- Oral presentation
- Open Access
Impact of compensatory mechanism on health-related quality of life in adult spinal deformity surgery
© Kobayashi et al; licensee BioMed Central Ltd. 2015
- Published: 19 January 2015
- Femoral Head
- Compensatory Mechanism
- Standing Posture
- Oswestry Disability Index
- Pelvic Tilt
Global sagittal spinal imbalance leads to compensatory pelvic retroversion and femoral flexion that is far from economical standing posture. Recent reports showed spinal instrumentation surgery provided remarkable restoration of spinal alignment and better health-related quality of life (HRQOL) by adult spinal deformity surgery. However, there is a few previous reports about the impact of pelvic and lower extremity sagittal alignment on HRQOL by adult deformity surgery. Thus, we analyzed the effect of compensatory mechanism in adult spinal deformity surgery. The purpose of this study was to report radiological and clinical outcome with the patients' compensatory mechanism following adult deformity surgery.
This is a retrospective study at a single institute. A total of 60 patients who underwent posterior corrective thoracolumbar osteotomy were included in this study. Every patient were radiographically evaluated by sagittal vertical axis (SVA), Pelvic tilt (PT), Angle of Femoral Obliquity (FOA) on standing lateral radiographs, Oswestry Disability index (ODI) and Visual analog scale (VAS), SRS22 preoperatively and at 1 year after surgery. The subjects were classified into 4 groups according to SVA, PT and FOA: A. ideal balance group (normal SVA and PT). B. economical balance group (SVA>Femoral Head (FH) and normal PT). C. compensated balance group (SVA>FH, PT>22 and normal FOA). D. poor balance group (SVA>FH, PT>22 and FOA>10). Data were analyzed using t-tests and statistical significance was set at the p<0.05.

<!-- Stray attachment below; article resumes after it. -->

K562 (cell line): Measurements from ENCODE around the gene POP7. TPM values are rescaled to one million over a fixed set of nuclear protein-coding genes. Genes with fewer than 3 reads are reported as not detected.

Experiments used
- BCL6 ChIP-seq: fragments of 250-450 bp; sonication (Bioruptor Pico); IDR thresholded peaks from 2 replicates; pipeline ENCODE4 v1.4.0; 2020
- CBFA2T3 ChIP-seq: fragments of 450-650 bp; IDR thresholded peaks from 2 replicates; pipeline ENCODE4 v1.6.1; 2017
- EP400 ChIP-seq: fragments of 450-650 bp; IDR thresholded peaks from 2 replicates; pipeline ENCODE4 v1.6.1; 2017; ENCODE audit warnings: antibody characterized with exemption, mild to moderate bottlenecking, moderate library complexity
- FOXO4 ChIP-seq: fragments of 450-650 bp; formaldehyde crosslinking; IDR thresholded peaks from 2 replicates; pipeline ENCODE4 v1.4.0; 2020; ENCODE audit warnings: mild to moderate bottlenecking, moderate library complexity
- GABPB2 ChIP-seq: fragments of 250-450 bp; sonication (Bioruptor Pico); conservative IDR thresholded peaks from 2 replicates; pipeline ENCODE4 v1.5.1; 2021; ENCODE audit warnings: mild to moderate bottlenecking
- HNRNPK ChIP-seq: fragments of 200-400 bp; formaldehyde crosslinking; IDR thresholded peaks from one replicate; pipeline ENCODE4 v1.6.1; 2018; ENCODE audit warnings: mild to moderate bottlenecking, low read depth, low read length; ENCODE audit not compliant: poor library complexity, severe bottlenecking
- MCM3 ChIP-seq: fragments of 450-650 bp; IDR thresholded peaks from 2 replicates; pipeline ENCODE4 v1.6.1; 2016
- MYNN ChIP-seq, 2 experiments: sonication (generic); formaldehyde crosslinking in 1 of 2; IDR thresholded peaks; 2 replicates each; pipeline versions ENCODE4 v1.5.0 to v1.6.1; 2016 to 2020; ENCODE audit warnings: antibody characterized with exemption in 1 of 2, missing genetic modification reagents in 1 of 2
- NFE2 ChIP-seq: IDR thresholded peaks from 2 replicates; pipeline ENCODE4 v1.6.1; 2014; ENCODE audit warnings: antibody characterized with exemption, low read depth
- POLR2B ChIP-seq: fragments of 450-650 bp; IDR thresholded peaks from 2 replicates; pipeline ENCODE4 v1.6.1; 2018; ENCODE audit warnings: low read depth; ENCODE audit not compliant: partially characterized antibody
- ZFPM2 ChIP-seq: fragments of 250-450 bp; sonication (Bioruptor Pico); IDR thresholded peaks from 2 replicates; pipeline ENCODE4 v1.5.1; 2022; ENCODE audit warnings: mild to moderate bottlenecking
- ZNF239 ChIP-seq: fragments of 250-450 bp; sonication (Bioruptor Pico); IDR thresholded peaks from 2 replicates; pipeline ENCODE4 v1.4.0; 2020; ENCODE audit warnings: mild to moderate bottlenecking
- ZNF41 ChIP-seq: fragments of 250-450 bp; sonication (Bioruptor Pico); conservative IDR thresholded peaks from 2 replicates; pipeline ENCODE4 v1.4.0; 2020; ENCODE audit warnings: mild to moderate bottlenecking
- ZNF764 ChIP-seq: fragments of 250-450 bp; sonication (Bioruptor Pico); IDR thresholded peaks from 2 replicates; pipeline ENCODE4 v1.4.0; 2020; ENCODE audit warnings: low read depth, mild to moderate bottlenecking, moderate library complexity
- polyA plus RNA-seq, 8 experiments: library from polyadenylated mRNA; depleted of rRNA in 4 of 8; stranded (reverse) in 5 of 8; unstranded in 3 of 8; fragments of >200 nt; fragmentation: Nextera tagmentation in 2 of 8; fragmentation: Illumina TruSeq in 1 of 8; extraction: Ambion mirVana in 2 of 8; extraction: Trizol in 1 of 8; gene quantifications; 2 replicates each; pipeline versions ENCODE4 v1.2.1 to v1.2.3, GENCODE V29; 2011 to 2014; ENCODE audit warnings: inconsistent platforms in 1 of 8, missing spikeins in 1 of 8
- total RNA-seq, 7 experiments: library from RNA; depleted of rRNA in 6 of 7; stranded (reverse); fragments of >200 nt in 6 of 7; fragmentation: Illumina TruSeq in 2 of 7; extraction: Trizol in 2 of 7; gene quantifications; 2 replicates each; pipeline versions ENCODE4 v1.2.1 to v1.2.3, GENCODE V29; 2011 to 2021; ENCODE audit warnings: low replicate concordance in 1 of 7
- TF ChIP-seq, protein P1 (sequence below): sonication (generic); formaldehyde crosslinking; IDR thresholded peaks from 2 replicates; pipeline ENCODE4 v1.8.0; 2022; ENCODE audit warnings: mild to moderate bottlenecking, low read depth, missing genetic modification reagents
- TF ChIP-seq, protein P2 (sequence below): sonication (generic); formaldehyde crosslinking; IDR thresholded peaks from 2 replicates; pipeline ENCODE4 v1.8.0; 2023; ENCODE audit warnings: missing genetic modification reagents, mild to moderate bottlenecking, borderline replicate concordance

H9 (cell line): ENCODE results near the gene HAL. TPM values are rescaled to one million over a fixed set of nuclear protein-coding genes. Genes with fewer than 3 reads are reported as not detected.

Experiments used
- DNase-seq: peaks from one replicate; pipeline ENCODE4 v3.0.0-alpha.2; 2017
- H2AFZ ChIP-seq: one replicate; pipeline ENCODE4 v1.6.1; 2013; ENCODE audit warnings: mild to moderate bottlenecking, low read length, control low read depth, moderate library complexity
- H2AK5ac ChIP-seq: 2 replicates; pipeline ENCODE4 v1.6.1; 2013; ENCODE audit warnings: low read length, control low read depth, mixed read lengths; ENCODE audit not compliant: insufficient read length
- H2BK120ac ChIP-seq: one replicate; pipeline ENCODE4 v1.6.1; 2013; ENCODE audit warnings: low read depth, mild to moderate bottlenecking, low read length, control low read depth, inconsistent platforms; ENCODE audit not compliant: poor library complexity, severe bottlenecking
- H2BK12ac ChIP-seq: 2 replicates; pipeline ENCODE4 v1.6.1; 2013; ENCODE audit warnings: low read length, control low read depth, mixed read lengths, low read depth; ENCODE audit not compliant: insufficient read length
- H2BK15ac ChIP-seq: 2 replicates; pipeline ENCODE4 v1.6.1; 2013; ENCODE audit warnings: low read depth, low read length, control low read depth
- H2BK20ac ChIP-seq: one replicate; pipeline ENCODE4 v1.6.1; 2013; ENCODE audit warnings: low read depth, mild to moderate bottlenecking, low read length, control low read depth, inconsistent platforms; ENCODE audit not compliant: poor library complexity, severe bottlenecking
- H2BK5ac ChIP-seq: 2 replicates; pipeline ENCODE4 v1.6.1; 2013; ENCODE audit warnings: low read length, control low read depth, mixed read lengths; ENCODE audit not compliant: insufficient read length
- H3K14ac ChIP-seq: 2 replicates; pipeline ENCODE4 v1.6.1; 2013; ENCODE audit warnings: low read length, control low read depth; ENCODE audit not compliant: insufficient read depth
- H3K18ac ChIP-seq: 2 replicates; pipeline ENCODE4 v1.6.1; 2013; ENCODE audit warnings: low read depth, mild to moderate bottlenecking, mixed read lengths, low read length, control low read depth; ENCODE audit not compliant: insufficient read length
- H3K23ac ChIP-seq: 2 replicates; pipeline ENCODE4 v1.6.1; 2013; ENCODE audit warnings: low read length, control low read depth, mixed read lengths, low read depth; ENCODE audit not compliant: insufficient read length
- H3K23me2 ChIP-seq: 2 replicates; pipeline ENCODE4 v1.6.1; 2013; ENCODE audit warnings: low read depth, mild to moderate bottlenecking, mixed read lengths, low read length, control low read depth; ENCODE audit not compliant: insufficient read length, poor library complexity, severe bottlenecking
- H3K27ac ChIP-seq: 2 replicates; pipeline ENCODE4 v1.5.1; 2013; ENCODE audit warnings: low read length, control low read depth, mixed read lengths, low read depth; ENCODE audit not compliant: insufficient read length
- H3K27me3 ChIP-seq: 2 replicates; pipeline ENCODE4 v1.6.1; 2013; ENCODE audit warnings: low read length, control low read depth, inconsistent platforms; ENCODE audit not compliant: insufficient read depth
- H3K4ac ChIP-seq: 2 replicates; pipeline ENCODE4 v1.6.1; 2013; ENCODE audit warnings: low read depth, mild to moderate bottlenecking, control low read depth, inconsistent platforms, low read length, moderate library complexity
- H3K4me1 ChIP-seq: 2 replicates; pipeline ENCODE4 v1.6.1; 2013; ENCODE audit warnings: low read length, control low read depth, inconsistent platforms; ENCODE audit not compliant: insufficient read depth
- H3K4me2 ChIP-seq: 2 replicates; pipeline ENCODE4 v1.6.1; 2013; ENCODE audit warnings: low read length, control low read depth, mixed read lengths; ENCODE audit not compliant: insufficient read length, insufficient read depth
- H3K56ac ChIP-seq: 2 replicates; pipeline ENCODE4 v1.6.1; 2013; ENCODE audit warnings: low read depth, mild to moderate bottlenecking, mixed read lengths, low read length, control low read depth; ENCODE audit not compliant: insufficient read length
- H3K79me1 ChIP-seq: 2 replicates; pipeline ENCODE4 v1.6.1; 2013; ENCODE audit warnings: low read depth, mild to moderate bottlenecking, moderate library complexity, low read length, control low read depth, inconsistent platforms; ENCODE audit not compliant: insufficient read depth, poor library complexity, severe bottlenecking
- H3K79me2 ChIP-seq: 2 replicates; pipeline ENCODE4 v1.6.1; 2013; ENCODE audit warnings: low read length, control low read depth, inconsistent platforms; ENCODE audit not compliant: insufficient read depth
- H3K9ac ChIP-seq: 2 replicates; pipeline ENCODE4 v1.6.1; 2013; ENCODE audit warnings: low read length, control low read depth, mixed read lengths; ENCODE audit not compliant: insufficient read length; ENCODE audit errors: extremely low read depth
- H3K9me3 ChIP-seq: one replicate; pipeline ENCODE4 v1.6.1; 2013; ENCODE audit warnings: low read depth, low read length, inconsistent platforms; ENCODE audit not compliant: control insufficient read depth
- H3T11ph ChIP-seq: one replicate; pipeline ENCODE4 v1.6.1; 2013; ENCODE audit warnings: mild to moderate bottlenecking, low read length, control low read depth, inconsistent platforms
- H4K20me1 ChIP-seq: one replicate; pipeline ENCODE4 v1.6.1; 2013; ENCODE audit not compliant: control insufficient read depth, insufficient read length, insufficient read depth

The patient population included 10 Males and 50 Females with a mean age of 69 years (range 37-84 year). Patients in group D (n=13, abnormal SVA, PT and FOA) retain the lowest HRQOL compared with the other patients preoperatively. The difference was statistically significant. At 1 year after surgery VAS, ODI and SRS22 were 2.5, 29 and 3.5 in group A (ideal, n=12). In group B (economy, n=13) they were 4.1, 39 and 3.1. In group C (compensated, n=32) they were 4.5, 40 and 3.1. In group D (poor, n=4) they were 5.8, 51 and 2.6. In group A and the other group (B, C, D) was statistically significant. Preoperative and Postoperative follow-up showed that HRQOL worsened among compensated balance patients.
This is the first report that investigates the effect of compensatory mechanism on HRQOL in adult spinal deformity surgery. Our goal of adult spinal deformity surgery is not only to achieve good spinal balance but also not to compensate at standing posture.
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